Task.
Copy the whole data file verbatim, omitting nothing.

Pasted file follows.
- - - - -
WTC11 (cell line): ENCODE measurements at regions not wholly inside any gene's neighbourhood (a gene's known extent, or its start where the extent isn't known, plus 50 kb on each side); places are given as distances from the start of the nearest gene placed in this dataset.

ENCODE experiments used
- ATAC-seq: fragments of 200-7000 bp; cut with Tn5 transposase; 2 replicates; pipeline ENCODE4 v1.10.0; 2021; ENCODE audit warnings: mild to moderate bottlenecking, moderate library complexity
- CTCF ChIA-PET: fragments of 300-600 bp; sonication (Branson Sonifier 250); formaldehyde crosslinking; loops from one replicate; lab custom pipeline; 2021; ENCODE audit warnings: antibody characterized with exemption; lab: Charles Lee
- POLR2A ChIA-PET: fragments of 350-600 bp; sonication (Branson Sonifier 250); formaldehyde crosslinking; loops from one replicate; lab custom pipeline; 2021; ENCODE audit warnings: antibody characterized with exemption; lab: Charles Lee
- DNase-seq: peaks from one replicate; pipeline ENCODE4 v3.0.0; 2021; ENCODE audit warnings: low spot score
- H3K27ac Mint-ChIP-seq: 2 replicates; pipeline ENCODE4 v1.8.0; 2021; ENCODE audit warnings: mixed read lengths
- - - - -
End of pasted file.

WTC11 (cell line): ENCODE measurements at regions not wholly inside any gene's neighbourhood (a gene's known extent, or its start where the extent isn't known, plus 50 kb on each side); places are given as distances from the start of the nearest gene placed in this dataset.

ENCODE experiments used
- ATAC-seq: fragments of 200-7000 bp; cut with Tn5 transposase; 2 replicates; pipeline ENCODE4 v1.10.0; 2021; ENCODE audit warnings: mild to moderate bottlenecking, moderate library complexity
- CTCF ChIA-PET: fragments of 300-600 bp; sonication (Branson Sonifier 250); formaldehyde crosslinking; loops from one replicate; lab custom pipeline; 2021; ENCODE audit warnings: antibody characterized with exemption; lab: Charles Lee
- POLR2A ChIA-PET: fragments of 350-600 bp; sonication (Branson Sonifier 250); formaldehyde crosslinking; loops from one replicate; lab custom pipeline; 2021; ENCODE audit warnings: antibody characterized with exemption; lab: Charles Lee
- DNase-seq: peaks from one replicate; pipeline ENCODE4 v3.0.0; 2021; ENCODE audit warnings: low spot score
- H3K27ac Mint-ChIP-seq: 2 replicates; pipeline ENCODE4 v1.8.0; 2021; ENCODE audit warnings: mixed read lengths